Tara VanDerveer had some special words for her Stanford women's basketball team before it took the court at Maples Pavilion for the final time this season. VanDerveer simply reminded her players about how well some of the program's most storied players performed in their home finales.
It was good advice that Cardinal seniors Amber Orrange and Bonnie Samuelson took to heart and made sure their careers wouldn't come to an end just yet.
Orrange scored 24 points and Samuelson scored all 19 of her points in the second half to lead the fourth-seeded Cardinal to an 86-76 victory over fifth-seeded Oklahoma in the second round of the NCAA Tournament on Monday afternoon.
"I told the whole team, this is a Stanford thing, Maples Magic," VanDerveer said. "I think she really lived up to it. Amber did, Bonnie did in the second half. We knew we had unfinished business."
It was a far cry from Senior Day last month, when Orange and Samuelson struggled in a loss to rival California. But, there would be no repeat in the NCAA Tournament as Stanford (26-9) made it to the Sweet 16 for the eighth straight year and 11th time in the past 12 seasons.
Lili Thompson also scored 19 points and fellow sophomore guard Briana Roberson provided a spark with 13 points and tough defense. Sophomore forward Erica McCall added seven points and 11 rebounds as Stanford overcame a season-high tying 20 turnovers. The Cardinal also helped itself by making 30 of 38 free throws.
The Cardinal next will play top-seeded Notre Dame (33-2) in the third round on Friday in Oklahoma City at 7 p.m. Stanford has Orrange to thank for that.
She kept Stanford in the game while many of her teammates struggled in the first half and combined with Samuelson and Thompson to take the game over in the final 20 minutes.
"I tried not to put too much pressure on myself," Orrange said. "I just came out and played really hard. I know our younger players are capable of stepping up, and they've showed it throughout the season. I know I also need to be aggressive for our team to be successful."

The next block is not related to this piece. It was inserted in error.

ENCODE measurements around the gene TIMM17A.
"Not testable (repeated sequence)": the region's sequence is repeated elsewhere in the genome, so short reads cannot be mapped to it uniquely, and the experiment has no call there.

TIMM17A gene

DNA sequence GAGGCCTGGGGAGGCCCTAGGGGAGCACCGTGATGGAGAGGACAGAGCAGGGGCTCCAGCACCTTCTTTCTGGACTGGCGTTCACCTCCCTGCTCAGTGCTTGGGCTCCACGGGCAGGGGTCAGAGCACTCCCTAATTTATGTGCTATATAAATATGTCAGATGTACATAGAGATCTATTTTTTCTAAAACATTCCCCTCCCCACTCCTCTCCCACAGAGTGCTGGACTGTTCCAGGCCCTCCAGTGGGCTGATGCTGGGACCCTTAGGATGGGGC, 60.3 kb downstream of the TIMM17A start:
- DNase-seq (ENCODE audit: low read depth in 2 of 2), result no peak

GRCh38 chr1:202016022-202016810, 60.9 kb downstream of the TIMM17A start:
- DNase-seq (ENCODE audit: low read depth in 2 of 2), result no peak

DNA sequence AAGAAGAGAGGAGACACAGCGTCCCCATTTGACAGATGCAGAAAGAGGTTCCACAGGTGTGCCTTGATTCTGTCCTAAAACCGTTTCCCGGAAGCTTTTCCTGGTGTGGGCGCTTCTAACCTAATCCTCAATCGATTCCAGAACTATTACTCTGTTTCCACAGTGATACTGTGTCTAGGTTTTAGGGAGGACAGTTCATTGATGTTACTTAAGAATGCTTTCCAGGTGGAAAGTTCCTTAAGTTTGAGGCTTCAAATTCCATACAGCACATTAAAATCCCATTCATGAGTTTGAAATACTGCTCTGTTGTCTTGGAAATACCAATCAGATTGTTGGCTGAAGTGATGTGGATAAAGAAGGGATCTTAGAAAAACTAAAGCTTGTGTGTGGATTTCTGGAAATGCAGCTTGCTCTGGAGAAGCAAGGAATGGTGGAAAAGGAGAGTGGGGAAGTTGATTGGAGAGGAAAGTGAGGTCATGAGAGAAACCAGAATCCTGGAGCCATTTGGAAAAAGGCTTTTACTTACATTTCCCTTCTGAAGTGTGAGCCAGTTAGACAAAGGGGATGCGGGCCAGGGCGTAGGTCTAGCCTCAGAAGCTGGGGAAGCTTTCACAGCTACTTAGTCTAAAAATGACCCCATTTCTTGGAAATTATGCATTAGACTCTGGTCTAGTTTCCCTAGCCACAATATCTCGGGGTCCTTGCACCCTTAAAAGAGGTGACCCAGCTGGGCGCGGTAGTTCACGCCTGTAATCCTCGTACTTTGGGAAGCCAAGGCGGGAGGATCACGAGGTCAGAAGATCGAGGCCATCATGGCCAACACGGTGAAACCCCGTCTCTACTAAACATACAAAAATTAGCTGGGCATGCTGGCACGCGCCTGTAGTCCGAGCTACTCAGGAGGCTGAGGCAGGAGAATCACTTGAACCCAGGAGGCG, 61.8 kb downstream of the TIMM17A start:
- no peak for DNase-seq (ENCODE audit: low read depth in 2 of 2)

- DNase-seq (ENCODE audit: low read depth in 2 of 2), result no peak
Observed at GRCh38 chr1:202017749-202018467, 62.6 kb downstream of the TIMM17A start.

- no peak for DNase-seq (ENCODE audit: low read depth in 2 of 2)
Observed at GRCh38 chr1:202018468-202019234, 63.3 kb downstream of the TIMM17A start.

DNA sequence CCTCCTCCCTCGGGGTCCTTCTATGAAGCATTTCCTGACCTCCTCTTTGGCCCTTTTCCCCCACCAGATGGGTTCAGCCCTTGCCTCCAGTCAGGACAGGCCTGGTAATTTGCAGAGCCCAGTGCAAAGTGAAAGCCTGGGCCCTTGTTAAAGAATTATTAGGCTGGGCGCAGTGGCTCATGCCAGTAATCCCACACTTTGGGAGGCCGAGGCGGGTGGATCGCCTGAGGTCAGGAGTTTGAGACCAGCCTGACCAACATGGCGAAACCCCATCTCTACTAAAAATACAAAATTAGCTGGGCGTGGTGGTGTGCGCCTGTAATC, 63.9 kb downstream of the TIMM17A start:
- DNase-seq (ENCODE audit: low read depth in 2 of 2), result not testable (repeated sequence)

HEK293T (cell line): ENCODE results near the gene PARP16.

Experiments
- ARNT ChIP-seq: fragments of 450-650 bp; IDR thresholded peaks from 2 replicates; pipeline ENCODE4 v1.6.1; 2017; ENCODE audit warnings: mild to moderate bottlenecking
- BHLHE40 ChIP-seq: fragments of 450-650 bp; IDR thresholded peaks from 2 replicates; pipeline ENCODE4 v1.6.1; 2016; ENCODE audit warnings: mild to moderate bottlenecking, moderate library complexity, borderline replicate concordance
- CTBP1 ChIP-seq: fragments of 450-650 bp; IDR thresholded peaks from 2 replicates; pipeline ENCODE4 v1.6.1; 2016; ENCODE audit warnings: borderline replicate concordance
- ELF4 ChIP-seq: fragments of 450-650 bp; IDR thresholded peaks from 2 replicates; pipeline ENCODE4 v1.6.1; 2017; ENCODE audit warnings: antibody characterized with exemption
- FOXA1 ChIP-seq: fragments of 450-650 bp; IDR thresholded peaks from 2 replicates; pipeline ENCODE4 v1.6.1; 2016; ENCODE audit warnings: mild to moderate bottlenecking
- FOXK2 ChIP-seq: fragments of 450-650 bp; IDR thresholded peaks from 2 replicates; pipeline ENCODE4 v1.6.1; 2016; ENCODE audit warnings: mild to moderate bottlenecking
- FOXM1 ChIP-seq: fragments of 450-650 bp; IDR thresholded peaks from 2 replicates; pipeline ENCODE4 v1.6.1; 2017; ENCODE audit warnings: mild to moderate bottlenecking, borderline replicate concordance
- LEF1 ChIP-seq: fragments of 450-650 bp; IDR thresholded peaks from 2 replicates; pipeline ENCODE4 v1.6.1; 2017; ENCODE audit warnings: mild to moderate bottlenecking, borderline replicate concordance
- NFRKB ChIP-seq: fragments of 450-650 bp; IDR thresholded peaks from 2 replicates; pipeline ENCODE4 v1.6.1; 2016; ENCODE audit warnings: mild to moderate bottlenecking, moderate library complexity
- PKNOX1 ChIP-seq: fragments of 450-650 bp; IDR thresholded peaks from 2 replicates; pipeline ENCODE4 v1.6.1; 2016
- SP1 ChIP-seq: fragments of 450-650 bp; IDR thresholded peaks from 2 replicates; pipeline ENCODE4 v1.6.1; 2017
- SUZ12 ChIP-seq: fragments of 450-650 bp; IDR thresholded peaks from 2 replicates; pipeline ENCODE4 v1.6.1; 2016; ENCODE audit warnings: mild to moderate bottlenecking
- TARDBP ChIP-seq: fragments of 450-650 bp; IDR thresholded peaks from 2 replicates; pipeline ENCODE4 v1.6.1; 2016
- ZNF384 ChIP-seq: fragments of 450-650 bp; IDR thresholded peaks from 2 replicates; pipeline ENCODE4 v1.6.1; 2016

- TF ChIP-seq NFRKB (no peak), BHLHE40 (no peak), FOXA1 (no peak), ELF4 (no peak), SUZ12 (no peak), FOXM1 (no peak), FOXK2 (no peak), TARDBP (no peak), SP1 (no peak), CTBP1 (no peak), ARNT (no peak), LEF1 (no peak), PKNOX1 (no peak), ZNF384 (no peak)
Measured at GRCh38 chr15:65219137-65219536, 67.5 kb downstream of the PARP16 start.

"She is unstoppable when she puts her mind to it," Samuelson said. "You definitely saw that tonight. She is just extremely consistent night after night. When she's being aggressive and taking those nice jumpers, she can't be stopped."
Kaylon Williams scored 24 points and Gioya Carter added 20 for the Sooners (21-12), who struggled to generate any consistent offense one game after scoring a season-high 111 points in a first-round win over Quinnipiac.
Oklahoma knew this game would be more difficult, especially on Stanford's home court, and that proved correct once Thompson and Orrange took over.
Thompson hit a 3-pointer just before the buzzer at the end of the first half to start a 15-2 run that put the Cardinal up 44-38. Thompson, held scoreless for the first 17 minutes, had nine points in that spurt with Orrange adding two baskets.
Orrange and Samuelson hit consecutive 3-pointers that started an 11-0 run that put Stanford up 13 midway through the second half.
Samuelson had missed all four of her shots in the first half and then her first to open the second, before catching fire as she was 4 of 6 from the field and all eight of her free throws.
"I was definitely frustrated," Samuelson said. "I was thinking this is my last time playing in Maples and I wanted to do well for my team. The coaches told me you're fine, just keep shooting. I came out at halftime and said, 'let's just start it over.' "
"Bonnie doesn't go o-fer," VanDerveer said. "You knew she was going to have a big second half."
After having its 14-year streak of regular season Pac-12 titles snapped in what was expected to be a rebuilding year following the graduation of All-American and national player of the year Chiney Ogwumike, the Cardinal has stepped its game up at tournament time. They won the Pac-12 tournament title earlier this month before getting the two wins to open the NCAA Tournament.
Oklahoma, the most inexperienced team in the tournament, played like it against the Cardinal after seemingly not missing any shots in the first round. The Sooners made just 4 of 25 shots in a span of more than 16 minutes starting late in the first half and missed their chance to win and go home to the regional in Oklahoma City.
"I think the best thing for us right now is to take this lesson and grow from it and come back with a vengeance," Williams said. "I know a lot of us are hurting right now and know this one will stick. We'll remember this."
The only player on her game for most of the night was Carter, who scored 16 first-half points to help the Sooners take a 36-29 lead. Thompson then beat the buzzer with a 3-pointer to make it 36-32 at the break.
Orrange, however, held Carter to just two baskets after halftime.
"Amber gives you so much at both ends of the floor," VanDerveer said. "It's not just her offense."
NOTES: The Stanford-Notre Dame winner on Friday will play the Baylor-Iowa winner on Sunday, with that winner advancing to the NCAA Final Four . . . With her 24 points, Orrange became the 21st player in Stanford history to eclipse the 1,400-point plateau and tied Louise Smith for 20th on the team's all-time scoring list with 1,414 . . . Oklahoma has lost four straight tournament games to Stanford since beating the Cardinal in the second round in 2001 at home . . . Stanford Cardinal improved to 9-5 when trailing at the half, including wins in the first two tournament games and the Pac-12 title game . . . The Cardinal improved to 32-4 at home in NCAA Tournament play . . . VanDerveer changed things a little more than three minutes into the game when she brought Roberson off the bench to add more quickness to the lineup. Roberson never left and teamed with Orrange and Thompson to slow down Oklahoma's backcourt.